Some of you aren't going to understand the appeal of this 1989 Oldsmobile Toronado, but for you Oldsmobile guys and collectors, it's a very rare find. Showing just 29,713 actual miles, it's the last gasp for Oldsmobile's personal luxury coupe and as you'll find out, it's still a pretty darned good car.
The styling was familiar, being the same platform on which the downsized Buick Riviera and Cadillac Eldorado also lived, but that shouldn't be a surprise; those three had been sharing almost since the Toro's debut in 1966. But the Olds had a unique look that's arguably the most appealing of the three, with cool hidden headlights up front and a single full-width taillight in back, so it's easy to see coming or going. The medium blue paint is probably an older respray, possibly original, it's hard to say for sure. There are a few signs of age, but no dents or bodywork and with so few miles and having lived in a warm climate, it isn't a rust bucket, either. Plastic parts like the front lower valence, bumper fillers, and lenses are likewise in great shape, suggesting a car that has also lived out of the elements. A single gold pinstripe defines the car's unique kick-up behind the greenhouse, but that's about it for extraneous ornamentation. The Olds wants to keep a low profile.
Inside, it's typical GM luxury from the 1980s: plush bucket seats, comfortable velour upholstery, and lots of buttons and gadgets. We love seeing the horseshoe shifter make a comeback here and with the benefit of hindsight, we realize that digital dashboards are just plain cool. Remarkably, it's all working properly and the display is bright and crisp, a hallmark of Oldsmobile's attempts to become the "tech" division during the rebranding frenzy of the late 1980s. As the top-of-the-line model, the Toronado received just about every upgrade imaginable, from automatic climate control to power locks, windows, seats, and mirrors, to a decent-sounding AM/FM/cassette stereo system. The A/C blows cold and still uses good old R12 refrigerant, there's almost no wear on the seats, and even the carpets look quite fresh; someone really took care of this car! It's also quite comfortable, so you can settle in for a road trip, which is really the Toro's strong suit. It's even got a good-sized trunk that's quite nicely finished.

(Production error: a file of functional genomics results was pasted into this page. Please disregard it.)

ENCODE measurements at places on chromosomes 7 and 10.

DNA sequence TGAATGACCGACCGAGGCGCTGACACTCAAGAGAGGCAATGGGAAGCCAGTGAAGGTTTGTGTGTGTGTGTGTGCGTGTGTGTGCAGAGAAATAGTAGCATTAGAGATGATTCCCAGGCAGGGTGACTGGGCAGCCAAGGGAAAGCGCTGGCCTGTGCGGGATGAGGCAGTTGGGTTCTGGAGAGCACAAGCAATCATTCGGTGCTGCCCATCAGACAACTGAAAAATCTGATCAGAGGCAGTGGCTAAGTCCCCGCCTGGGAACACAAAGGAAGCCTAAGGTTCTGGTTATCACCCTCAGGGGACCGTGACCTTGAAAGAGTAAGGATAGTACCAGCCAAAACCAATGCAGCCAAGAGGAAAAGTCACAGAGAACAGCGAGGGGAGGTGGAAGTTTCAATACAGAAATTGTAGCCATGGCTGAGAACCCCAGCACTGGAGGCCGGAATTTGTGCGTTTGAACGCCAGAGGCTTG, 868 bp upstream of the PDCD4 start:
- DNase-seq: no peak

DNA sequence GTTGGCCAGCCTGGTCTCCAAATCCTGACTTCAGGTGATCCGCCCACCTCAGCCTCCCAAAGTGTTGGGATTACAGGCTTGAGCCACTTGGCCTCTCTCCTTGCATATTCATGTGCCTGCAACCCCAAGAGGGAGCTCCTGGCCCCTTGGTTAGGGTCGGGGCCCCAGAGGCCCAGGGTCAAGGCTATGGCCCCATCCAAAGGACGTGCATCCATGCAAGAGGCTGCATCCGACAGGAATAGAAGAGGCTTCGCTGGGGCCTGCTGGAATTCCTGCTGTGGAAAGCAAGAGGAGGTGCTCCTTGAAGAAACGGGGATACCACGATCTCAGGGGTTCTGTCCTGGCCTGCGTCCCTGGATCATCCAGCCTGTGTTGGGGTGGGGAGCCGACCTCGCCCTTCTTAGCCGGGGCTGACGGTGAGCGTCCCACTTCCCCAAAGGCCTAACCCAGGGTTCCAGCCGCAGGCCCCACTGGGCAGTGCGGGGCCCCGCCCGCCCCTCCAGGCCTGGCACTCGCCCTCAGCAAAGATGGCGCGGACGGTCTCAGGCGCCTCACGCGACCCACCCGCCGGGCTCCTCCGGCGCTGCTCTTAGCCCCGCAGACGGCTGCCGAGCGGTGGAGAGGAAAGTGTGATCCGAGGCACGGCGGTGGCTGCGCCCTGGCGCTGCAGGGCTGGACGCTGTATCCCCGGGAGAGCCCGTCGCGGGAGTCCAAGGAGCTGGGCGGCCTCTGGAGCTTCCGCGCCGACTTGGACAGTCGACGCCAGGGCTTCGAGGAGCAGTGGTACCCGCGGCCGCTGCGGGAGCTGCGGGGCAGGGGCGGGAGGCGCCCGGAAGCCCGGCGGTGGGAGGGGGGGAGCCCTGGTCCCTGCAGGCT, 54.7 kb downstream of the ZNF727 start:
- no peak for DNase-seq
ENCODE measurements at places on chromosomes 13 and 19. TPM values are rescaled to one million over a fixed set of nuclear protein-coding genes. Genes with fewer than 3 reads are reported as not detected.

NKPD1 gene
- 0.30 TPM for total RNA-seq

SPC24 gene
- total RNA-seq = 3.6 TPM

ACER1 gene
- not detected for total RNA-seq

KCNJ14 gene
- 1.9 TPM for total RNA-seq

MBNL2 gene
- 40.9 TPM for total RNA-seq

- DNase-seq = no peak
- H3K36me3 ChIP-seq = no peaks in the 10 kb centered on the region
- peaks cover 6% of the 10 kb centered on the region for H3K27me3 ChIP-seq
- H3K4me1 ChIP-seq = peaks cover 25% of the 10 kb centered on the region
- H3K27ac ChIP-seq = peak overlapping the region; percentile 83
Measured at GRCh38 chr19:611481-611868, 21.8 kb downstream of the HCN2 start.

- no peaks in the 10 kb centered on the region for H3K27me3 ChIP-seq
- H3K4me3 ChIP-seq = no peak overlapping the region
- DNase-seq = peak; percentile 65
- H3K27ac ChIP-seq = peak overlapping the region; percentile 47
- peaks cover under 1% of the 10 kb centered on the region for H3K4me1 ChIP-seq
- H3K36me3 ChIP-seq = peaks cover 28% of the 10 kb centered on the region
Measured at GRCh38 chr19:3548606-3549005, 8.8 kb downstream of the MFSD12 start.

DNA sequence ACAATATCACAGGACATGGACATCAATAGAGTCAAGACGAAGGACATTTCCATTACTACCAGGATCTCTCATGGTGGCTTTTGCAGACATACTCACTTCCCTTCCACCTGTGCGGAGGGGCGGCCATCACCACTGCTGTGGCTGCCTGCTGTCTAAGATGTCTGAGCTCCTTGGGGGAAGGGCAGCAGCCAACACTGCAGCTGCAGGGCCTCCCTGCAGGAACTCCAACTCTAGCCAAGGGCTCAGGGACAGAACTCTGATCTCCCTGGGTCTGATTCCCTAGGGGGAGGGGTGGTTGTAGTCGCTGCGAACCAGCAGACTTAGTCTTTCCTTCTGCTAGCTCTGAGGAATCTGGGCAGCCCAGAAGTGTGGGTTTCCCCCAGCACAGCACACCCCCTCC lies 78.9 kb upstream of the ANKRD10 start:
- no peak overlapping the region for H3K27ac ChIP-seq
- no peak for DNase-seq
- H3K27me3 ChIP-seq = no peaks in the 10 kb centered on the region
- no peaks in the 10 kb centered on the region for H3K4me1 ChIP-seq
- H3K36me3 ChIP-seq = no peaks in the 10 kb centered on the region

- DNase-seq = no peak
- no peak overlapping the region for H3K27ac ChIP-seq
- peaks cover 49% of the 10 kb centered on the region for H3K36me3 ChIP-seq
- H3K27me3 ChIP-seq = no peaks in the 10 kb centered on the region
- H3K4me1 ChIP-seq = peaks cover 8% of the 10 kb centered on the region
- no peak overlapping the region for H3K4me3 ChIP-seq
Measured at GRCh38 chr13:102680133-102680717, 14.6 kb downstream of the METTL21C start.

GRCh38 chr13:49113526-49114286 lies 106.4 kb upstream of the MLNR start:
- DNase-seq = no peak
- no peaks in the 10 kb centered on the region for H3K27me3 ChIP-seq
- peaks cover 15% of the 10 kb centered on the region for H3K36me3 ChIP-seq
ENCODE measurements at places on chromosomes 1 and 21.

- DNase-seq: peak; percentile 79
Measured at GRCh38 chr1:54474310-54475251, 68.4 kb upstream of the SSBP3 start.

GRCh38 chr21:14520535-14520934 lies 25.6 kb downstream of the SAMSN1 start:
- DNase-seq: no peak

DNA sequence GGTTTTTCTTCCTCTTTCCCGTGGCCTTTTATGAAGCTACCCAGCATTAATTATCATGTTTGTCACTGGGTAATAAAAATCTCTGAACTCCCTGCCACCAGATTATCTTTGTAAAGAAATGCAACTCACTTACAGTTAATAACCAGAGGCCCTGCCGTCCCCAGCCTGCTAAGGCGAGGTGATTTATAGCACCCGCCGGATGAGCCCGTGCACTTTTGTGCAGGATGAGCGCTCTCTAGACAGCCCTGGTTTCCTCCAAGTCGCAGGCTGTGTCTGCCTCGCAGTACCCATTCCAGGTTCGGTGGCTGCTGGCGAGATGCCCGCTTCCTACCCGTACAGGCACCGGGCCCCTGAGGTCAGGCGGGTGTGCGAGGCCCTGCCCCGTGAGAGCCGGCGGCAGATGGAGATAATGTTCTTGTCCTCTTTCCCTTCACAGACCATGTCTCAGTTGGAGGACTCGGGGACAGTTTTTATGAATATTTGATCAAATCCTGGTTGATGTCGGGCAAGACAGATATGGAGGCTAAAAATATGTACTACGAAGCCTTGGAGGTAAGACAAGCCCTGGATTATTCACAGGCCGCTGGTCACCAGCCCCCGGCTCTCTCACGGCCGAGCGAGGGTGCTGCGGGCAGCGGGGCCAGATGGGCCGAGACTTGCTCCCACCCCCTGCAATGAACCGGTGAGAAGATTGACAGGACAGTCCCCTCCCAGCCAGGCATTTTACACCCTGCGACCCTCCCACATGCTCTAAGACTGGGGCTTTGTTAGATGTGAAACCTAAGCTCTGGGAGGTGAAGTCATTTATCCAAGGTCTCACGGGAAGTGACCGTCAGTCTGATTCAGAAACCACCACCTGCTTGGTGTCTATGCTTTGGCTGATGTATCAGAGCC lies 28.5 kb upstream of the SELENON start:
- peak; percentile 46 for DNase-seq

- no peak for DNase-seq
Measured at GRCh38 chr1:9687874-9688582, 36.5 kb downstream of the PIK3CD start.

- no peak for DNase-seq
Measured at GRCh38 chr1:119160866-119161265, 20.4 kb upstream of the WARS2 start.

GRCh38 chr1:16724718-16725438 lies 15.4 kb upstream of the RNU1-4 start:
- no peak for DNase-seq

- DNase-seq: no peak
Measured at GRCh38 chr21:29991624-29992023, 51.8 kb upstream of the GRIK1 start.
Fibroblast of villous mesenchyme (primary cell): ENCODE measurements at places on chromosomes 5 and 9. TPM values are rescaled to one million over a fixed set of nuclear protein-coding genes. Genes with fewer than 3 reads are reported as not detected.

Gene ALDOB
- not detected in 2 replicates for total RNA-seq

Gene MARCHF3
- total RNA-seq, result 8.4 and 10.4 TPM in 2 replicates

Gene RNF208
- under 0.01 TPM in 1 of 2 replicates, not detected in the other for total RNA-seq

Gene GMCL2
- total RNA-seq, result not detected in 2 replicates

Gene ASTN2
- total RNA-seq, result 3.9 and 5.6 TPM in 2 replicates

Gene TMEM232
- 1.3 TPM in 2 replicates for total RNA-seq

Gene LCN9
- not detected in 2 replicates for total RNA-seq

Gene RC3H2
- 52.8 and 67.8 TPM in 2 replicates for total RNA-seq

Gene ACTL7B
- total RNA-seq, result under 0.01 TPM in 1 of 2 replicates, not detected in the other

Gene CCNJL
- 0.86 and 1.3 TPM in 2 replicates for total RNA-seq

All Toronados received GM's corporate 3800 V6, which, as the name would imply, displaces 3.8 liters. Torquey, smooth, and remarkably fuel efficient, these engines are legendary for their durability. With a modicum of care, it should outlast us all. Clearly, the first three owners have given you a good head start, because the engine bay is quite tidy and totally original save for routine service parts. It's worth noting that this was one of the earliest applications of distributorless ignition technology, which every car uses today. It starts quickly and easily, idles smoothly, and pulls the coupe around with ease, making it very easy to live with. The 4-speed automatic transmission was the only choice, and it, too, is unobtrusive in its job and with a towering overdrive gear, it's possible to get more than 25 MPG, too. The Toronado got a fully independent suspension, too, so it's athletic and comfortable, and yes, that's a Corvette-style transverse leaf spring in back. 4-wheel discs and 15-inch alloy wheels with 215/70/15 radials are an appropriate look.
Clean, well-maintained, and low-mileage and low-ownership, this Toronado is an inexpensive trip back to the '80s when interesting cars were still available in showrooms. Call today!